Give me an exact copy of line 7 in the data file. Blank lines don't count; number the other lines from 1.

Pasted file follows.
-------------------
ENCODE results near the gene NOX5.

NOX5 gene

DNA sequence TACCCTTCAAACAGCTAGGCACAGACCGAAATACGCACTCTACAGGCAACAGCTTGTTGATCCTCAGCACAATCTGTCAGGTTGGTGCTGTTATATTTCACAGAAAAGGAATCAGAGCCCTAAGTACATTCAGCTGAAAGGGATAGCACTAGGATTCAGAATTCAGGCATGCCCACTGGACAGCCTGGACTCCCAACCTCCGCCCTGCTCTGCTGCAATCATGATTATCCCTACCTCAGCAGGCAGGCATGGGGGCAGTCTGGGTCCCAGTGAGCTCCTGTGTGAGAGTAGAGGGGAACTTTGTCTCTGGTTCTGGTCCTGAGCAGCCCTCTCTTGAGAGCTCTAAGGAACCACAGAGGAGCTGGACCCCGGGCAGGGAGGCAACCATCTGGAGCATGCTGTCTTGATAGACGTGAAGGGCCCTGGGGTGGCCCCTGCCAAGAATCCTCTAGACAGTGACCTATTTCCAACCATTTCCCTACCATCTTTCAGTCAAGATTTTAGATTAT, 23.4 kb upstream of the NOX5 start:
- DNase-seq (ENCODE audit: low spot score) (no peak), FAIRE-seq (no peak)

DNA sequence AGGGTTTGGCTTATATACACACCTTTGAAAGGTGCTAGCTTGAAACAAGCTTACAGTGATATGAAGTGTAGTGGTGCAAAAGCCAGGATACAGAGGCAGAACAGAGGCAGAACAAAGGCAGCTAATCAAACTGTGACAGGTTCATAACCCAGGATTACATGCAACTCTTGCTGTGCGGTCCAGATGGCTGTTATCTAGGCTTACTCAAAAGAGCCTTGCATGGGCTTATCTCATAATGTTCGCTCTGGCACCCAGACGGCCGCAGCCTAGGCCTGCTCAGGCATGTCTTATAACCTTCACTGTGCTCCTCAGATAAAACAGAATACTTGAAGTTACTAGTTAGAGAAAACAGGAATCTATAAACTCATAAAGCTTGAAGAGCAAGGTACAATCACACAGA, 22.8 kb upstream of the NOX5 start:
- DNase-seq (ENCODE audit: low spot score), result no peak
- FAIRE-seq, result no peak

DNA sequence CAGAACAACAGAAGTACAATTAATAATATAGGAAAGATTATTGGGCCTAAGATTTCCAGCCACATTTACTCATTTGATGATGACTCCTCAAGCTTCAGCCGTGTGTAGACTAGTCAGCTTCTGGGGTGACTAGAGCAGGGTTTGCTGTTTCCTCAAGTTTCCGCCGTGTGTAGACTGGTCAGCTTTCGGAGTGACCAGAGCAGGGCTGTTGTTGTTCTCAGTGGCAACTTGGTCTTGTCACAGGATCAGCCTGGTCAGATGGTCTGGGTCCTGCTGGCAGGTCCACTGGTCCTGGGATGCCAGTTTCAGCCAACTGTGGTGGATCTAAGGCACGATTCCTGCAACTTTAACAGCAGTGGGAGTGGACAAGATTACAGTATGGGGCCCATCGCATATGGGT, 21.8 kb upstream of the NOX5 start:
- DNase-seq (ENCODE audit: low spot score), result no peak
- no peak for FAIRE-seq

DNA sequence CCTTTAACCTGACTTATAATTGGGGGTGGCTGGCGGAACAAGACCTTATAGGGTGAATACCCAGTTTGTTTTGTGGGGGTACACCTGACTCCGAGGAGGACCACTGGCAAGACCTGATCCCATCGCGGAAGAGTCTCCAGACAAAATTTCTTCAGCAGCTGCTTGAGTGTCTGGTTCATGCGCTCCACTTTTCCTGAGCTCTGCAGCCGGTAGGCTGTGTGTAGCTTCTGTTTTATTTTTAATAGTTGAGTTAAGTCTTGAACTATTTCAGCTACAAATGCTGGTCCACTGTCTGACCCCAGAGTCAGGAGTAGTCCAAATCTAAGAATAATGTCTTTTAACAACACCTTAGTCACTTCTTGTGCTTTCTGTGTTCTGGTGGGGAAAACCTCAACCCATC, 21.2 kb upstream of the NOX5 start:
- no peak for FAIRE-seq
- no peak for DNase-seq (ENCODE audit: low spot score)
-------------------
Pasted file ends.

- FAIRE-seq, result no peak